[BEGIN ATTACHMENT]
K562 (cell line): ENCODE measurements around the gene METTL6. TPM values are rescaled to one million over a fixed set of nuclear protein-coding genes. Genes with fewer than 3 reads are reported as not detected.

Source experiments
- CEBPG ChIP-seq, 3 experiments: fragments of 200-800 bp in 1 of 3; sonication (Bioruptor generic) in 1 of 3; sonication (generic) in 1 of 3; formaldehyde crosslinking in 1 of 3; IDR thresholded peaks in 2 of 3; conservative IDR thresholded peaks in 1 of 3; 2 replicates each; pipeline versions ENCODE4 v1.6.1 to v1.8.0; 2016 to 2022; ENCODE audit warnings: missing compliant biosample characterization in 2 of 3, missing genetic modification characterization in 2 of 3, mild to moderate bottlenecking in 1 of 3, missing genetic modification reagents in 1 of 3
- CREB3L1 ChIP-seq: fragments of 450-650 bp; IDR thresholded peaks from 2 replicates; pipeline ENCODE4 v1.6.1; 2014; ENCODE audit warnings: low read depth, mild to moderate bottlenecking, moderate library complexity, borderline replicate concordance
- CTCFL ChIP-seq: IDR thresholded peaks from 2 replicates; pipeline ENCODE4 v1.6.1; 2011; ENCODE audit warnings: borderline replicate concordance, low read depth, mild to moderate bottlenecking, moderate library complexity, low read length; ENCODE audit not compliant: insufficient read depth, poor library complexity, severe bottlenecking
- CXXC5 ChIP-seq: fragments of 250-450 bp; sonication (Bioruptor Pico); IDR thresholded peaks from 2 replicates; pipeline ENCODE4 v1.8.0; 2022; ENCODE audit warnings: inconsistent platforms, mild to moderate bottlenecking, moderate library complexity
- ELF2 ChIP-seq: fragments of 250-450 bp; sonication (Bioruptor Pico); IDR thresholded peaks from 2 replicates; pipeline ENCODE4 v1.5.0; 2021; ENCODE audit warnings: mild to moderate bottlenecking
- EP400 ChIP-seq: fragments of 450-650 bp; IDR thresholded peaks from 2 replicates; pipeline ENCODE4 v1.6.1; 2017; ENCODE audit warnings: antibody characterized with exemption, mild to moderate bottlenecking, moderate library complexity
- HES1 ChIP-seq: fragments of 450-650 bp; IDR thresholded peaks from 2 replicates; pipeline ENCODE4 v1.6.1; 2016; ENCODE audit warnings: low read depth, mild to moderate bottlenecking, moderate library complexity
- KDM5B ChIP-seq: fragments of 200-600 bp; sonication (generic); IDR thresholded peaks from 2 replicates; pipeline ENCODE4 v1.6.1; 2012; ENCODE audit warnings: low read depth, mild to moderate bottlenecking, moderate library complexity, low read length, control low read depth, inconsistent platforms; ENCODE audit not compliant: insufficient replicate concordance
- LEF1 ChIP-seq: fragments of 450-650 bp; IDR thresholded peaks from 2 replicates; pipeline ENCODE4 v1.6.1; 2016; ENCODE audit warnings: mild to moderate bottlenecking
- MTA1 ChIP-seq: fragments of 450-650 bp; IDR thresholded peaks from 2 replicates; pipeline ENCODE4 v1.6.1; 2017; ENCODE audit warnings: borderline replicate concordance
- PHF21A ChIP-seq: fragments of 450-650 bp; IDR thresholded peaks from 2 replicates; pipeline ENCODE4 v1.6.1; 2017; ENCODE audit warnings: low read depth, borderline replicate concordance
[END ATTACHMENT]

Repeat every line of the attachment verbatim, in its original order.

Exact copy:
K562 (cell line): ENCODE measurements around the gene METTL6. TPM values are rescaled to one million over a fixed set of nuclear protein-coding genes. Genes with fewer than 3 reads are reported as not detected.

Source experiments
- CEBPG ChIP-seq, 3 experiments: fragments of 200-800 bp in 1 of 3; sonication (Bioruptor generic) in 1 of 3; sonication (generic) in 1 of 3; formaldehyde crosslinking in 1 of 3; IDR thresholded peaks in 2 of 3; conservative IDR thresholded peaks in 1 of 3; 2 replicates each; pipeline versions ENCODE4 v1.6.1 to v1.8.0; 2016 to 2022; ENCODE audit warnings: missing compliant biosample characterization in 2 of 3, missing genetic modification characterization in 2 of 3, mild to moderate bottlenecking in 1 of 3, missing genetic modification reagents in 1 of 3
- CREB3L1 ChIP-seq: fragments of 450-650 bp; IDR thresholded peaks from 2 replicates; pipeline ENCODE4 v1.6.1; 2014; ENCODE audit warnings: low read depth, mild to moderate bottlenecking, moderate library complexity, borderline replicate concordance
- CTCFL ChIP-seq: IDR thresholded peaks from 2 replicates; pipeline ENCODE4 v1.6.1; 2011; ENCODE audit warnings: borderline replicate concordance, low read depth, mild to moderate bottlenecking, moderate library complexity, low read length; ENCODE audit not compliant: insufficient read depth, poor library complexity, severe bottlenecking
- CXXC5 ChIP-seq: fragments of 250-450 bp; sonication (Bioruptor Pico); IDR thresholded peaks from 2 replicates; pipeline ENCODE4 v1.8.0; 2022; ENCODE audit warnings: inconsistent platforms, mild to moderate bottlenecking, moderate library complexity
- ELF2 ChIP-seq: fragments of 250-450 bp; sonication (Bioruptor Pico); IDR thresholded peaks from 2 replicates; pipeline ENCODE4 v1.5.0; 2021; ENCODE audit warnings: mild to moderate bottlenecking
- EP400 ChIP-seq: fragments of 450-650 bp; IDR thresholded peaks from 2 replicates; pipeline ENCODE4 v1.6.1; 2017; ENCODE audit warnings: antibody characterized with exemption, mild to moderate bottlenecking, moderate library complexity
- HES1 ChIP-seq: fragments of 450-650 bp; IDR thresholded peaks from 2 replicates; pipeline ENCODE4 v1.6.1; 2016; ENCODE audit warnings: low read depth, mild to moderate bottlenecking, moderate library complexity
- KDM5B ChIP-seq: fragments of 200-600 bp; sonication (generic); IDR thresholded peaks from 2 replicates; pipeline ENCODE4 v1.6.1; 2012; ENCODE audit warnings: low read depth, mild to moderate bottlenecking, moderate library complexity, low read length, control low read depth, inconsistent platforms; ENCODE audit not compliant: insufficient replicate concordance
- LEF1 ChIP-seq: fragments of 450-650 bp; IDR thresholded peaks from 2 replicates; pipeline ENCODE4 v1.6.1; 2016; ENCODE audit warnings: mild to moderate bottlenecking
- MTA1 ChIP-seq: fragments of 450-650 bp; IDR thresholded peaks from 2 replicates; pipeline ENCODE4 v1.6.1; 2017; ENCODE audit warnings: borderline replicate concordance
- PHF21A ChIP-seq: fragments of 450-650 bp; IDR thresholded peaks from 2 replicates; pipeline ENCODE4 v1.6.1; 2017; ENCODE audit warnings: low read depth, borderline replicate concordance